LOS ANGELES — Experience testifies it’s not a particularly good idea to get bent out of shape by either alarming defeats or elating victories.
Those who get too high after a win or too low following a loss are apt to become emotional wrecks. Those who overreact one way or the other tend to look lame more times than not.
Yet many coaches, players and members of the media never learn the value of patience and perspective. Fans, of course, have license — minus any liability or shame — to freak out at the slightest hint of hardship or suggestion of a gained upper hand, and are always at their hysterical worst when the home team/opponent is wheeled into emergency.
Upon arriving at Staples Center for Game 3 of the Lakers-Spurs playoff series, the mood mirrored that of the city. While watching the Lakers and Spurs warm up, a parade of patrons approached and vented one complaint (“Why didn’t they do this? How could they have done that?”) after another:
* Jerry Buss was denounced for not spending enough during the off-season on strengthening his team.
* VP Mitch Kupchak was blasted for not finding an adequate power forward/center to help Shaq.
* Phil Jackson was condemned for not bringing along the rookies faster.
* Shaq was censured for being out of shape.
* Derek Fisher’s feet don’t move quick enough.
* It was a mistake to re-sign Devean George; Samaki Walker’s a waste of space.
* Robert Horry was knocked for not making a big shot in the first or second round.
Only justice allowed Kobe to escape the withering diatribes unscathed.
If it weren’t so irreverent, it would have been amusing how hastily the Lakers had been downgraded because of two beatings (one bad) in San Antonio.
Somewhere along the way the faithfully departed were entrapped and indoctrinated by Kevin Garnett’s (“If we win tonight it’s over”) cult.
If it weren’t so disrespectful, it would have been funny how geared up they were to defame the defending three-time champs (who routinely overcome two-game deficits; Timberwolves and Kings, the previous season) before they even tipped off in their own building.
One venerable, elite season-ticket holder was so disenchanted with the Lakers — unconvinced they could survive past May — he booked himself an African safari starting on June 9.
Two triumphs later, Joe Smith’s perfectly willing to sell the trip at a loss.
I assume you won’t be surprised to learn that several hundred thousand other fans have re-pledged their allegiance as well.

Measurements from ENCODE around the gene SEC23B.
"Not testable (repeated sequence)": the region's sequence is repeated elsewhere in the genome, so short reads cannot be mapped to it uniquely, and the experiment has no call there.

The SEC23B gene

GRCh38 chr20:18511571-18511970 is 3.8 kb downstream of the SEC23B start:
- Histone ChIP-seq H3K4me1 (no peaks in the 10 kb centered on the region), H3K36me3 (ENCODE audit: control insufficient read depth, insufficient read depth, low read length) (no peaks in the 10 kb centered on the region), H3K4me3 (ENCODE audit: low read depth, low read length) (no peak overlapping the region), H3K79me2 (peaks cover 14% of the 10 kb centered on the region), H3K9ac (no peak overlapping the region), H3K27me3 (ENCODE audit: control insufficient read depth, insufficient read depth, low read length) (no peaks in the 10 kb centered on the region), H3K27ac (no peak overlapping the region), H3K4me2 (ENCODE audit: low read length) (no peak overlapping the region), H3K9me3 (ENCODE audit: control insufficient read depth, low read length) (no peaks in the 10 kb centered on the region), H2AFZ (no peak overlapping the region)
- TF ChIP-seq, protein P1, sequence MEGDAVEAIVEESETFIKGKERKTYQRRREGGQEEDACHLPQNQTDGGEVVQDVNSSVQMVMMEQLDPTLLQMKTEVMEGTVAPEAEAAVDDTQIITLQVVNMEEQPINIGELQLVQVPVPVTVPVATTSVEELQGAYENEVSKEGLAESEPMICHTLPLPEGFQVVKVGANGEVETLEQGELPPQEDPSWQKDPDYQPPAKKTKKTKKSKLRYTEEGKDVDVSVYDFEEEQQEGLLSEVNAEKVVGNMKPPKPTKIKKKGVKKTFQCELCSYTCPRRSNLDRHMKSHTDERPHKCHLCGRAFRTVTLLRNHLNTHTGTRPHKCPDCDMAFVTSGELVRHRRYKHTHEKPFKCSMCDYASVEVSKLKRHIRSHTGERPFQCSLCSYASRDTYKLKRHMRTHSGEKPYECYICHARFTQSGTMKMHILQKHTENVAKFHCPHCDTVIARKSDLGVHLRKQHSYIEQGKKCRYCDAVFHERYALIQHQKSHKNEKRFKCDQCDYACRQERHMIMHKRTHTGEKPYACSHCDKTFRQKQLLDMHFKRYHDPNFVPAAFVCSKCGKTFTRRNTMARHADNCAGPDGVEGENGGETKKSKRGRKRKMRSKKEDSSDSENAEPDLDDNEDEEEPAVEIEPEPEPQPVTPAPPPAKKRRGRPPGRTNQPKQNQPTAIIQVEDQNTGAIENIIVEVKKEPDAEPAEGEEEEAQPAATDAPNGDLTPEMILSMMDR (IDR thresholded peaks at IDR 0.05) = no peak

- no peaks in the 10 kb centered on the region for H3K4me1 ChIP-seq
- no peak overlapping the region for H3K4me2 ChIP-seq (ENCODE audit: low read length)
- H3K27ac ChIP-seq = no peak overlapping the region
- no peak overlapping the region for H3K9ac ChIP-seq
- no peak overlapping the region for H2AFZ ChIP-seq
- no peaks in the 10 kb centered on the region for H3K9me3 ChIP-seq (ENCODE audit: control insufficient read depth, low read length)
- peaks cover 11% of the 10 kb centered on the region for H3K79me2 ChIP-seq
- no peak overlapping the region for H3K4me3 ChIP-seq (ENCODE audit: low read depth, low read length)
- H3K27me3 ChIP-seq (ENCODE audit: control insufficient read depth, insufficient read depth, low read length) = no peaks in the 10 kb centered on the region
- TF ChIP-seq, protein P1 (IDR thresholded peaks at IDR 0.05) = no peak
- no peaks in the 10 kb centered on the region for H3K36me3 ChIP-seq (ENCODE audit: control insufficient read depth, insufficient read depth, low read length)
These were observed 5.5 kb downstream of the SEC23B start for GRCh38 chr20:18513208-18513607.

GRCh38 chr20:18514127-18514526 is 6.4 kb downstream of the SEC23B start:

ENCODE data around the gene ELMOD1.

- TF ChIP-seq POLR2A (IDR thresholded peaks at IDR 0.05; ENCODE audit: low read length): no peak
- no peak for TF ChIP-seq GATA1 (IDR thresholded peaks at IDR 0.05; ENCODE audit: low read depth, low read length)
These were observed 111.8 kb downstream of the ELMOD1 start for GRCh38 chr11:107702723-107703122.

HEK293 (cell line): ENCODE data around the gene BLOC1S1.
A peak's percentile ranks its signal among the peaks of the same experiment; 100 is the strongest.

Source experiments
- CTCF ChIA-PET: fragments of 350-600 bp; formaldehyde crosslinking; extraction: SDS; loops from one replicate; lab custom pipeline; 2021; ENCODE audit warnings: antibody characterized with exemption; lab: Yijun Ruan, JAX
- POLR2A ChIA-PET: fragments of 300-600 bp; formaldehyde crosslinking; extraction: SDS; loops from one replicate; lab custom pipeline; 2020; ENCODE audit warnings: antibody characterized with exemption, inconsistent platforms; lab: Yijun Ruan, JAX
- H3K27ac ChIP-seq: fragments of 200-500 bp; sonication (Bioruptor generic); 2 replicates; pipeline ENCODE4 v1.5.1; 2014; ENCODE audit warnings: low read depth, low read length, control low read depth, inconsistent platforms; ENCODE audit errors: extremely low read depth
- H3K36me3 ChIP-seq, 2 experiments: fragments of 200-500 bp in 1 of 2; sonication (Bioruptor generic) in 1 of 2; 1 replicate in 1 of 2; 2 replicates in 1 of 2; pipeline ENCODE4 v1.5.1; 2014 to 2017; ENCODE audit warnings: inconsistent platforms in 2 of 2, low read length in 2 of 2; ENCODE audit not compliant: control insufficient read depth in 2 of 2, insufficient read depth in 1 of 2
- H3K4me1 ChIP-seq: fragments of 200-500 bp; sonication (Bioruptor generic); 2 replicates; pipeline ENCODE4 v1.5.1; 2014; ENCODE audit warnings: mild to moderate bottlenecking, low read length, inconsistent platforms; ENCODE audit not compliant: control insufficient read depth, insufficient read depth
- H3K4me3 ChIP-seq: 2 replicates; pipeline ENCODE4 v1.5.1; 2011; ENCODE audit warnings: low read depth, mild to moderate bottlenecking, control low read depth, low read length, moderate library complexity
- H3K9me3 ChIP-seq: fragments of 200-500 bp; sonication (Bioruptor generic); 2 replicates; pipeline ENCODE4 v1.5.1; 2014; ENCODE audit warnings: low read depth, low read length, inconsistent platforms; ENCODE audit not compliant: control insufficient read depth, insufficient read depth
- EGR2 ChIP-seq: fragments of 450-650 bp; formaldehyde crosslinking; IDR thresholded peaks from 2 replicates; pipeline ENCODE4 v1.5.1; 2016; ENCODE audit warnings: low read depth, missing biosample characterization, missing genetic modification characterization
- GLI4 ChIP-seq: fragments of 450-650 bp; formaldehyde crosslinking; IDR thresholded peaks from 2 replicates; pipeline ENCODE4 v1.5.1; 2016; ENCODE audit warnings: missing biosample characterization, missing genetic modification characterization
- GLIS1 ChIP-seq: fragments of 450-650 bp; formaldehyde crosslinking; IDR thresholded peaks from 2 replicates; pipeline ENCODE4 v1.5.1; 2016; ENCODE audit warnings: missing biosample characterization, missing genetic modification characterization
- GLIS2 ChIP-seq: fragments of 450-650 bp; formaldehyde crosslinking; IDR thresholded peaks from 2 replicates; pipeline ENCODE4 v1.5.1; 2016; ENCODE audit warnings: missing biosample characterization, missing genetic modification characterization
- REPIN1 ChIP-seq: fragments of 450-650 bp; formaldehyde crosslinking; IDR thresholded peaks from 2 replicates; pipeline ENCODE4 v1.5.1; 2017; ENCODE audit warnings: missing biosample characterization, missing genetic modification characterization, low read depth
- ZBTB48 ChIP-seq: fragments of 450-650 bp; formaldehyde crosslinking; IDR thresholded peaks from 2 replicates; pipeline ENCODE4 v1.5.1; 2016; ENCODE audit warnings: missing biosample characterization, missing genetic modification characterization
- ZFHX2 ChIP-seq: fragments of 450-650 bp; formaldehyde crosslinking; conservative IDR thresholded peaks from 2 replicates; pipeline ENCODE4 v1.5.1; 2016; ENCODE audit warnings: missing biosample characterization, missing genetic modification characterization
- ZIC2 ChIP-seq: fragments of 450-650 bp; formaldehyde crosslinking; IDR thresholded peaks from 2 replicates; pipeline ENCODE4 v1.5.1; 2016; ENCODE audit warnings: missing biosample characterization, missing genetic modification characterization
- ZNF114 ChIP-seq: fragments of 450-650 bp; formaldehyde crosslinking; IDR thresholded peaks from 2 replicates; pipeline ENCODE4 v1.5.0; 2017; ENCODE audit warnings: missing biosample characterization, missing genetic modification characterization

I assume you also won’t be surprised to learn that people in San Antonio and around the country are scrutinizing the Spurs far more critically now than when they were undefeated . . . at home.
Which is why this nuclear overreaction is so farcical.
At home, the Spurs took care of business, accomplishing, in theory, what they were supposed to accomplish and the Lakers had to endure the fallout.
Then they went on the road and the Lakers, in theory, accomplished what they were supposed to accomplish and the Spurs’ warts are now radioactive.
Let’s start with guard Tony Parker.
As the regular season wound down, popular opinion found it unfathomable that the Spurs seem so intent on making a maximum money move on free agent-in-waiting Jason Kidd.
Why import the NBA’s premier point guard when you have already got one of the league’s best young playmakers? Why risk undermining the 20-year-old’s future?
When Parker, as predicted, didn’t devour Derek Fisher and, in fact, got outplayed by Fisher once, maybe twice, Kidd’s name was suddenly on the lips of everyone in the press room.
When Tim Duncan’s foul trouble forced him to sit over two stretches for 7 1/2 minutes and the Spurs had nobody to assume the offensive burden (outscored 28-6) it became an instant reflection of Parker’s shortcomings.
When Parker failed to take charge and direct those under his command to attack the attack to the hoop instead of settling for jumpers, it became mounting evidence as to how much the Spurs need Kidd’s expertise and experience.
When Parker had his inbounds pass stolen by Kobe (with 14.2 seconds left in the game and the Spurs down by three), those sitting in Desolation Row immediately began selling post cards of his hanging and painted his passport black.
Two losses on the road to Shaq and Kobe and it’s suddenly a catastrophe that the Spurs only flaunt one superstar, as well as revelation at how far David Robinson — four points, seven rebounds while vacationing in LA — has slipped.
(Personally, Parker thinks his team needs to recruit a big free agent come the offseason. Unofficially, Jermaine O’Neal will be the team’s second priority should Kidd stay put, while P.J. Brown is getting some covert honorable mention.)
Suddenly, those who miscast their MVP ballots discovered how much better the league’s repeat award winner makes his teammates . . . and Gregg Popovich.
After all, without Duncan to depend on full time, it was plain to see how badly Lakers assistant Jim Cleamons out-coached the coach-of-the-year.
I rest my exaggerated case.
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